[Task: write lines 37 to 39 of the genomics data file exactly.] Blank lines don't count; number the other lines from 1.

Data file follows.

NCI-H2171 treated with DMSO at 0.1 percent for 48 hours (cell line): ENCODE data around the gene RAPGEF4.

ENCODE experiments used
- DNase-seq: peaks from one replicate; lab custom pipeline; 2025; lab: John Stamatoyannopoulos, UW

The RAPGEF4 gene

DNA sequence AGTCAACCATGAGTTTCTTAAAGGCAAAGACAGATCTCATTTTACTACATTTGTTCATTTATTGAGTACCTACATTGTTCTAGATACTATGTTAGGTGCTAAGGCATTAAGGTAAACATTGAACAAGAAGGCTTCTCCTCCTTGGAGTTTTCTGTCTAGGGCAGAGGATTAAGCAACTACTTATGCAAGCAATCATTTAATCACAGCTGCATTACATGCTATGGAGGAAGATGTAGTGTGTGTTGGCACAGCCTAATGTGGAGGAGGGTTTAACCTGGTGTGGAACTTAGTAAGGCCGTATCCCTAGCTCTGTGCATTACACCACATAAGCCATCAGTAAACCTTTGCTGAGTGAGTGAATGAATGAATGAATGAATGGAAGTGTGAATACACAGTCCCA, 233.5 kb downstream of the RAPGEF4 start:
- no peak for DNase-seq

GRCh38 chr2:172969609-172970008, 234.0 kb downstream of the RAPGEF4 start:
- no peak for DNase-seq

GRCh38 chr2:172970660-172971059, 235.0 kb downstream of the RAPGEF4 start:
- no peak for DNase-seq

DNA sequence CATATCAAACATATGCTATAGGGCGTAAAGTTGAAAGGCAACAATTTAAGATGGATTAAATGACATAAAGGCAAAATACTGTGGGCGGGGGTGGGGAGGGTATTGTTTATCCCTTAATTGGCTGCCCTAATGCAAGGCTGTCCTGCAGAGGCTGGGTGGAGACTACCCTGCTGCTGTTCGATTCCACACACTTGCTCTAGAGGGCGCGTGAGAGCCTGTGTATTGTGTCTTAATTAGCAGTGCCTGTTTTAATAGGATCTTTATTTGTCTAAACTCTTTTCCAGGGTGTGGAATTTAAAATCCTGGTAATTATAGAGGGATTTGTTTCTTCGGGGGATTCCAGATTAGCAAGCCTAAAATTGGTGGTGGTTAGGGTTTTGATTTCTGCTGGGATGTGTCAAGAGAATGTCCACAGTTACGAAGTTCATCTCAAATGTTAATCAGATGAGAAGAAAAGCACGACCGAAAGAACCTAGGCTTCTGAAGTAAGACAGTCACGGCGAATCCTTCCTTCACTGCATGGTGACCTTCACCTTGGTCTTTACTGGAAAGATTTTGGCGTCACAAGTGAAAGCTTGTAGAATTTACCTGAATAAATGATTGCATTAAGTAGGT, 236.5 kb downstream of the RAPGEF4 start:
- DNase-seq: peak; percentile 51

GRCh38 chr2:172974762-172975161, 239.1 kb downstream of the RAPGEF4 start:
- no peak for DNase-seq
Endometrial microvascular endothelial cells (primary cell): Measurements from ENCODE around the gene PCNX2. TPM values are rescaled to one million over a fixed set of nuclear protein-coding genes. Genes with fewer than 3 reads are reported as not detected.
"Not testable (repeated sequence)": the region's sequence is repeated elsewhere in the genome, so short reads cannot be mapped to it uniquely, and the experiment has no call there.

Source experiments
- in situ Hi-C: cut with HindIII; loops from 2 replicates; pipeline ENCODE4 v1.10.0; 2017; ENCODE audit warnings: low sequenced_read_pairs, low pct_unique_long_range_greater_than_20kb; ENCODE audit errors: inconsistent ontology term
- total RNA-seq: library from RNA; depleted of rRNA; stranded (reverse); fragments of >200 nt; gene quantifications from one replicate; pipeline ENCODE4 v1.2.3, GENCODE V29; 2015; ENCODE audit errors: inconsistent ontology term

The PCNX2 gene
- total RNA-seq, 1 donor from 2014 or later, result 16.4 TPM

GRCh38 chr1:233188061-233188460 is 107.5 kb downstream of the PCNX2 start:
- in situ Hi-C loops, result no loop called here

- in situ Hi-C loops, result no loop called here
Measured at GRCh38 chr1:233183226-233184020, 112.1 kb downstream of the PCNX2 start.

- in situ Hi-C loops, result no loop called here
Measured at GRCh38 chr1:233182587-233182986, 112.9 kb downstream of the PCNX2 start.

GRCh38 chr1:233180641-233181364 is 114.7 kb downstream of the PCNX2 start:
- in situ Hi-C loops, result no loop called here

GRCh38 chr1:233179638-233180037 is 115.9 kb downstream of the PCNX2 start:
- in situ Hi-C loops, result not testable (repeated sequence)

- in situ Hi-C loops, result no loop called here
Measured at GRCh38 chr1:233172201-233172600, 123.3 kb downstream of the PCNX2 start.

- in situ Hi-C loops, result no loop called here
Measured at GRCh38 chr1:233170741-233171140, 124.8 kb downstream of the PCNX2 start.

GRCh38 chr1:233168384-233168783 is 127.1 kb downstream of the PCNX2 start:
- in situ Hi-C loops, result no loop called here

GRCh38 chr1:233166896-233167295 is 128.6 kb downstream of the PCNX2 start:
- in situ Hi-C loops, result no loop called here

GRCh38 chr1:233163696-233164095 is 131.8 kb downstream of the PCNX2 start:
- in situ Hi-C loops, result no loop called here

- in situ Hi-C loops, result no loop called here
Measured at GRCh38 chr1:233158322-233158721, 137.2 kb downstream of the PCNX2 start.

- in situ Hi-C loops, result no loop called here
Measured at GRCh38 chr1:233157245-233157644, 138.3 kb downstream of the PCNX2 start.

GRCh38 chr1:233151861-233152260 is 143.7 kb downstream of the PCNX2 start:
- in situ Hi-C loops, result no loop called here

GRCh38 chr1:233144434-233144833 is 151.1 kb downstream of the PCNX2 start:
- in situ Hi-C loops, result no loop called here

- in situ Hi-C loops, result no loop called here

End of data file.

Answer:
- in situ Hi-C loops, result no loop called here

GRCh38 chr1:233166896-233167295 is 128.6 kb downstream of the PCNX2 start:
- in situ Hi-C loops, result no loop called here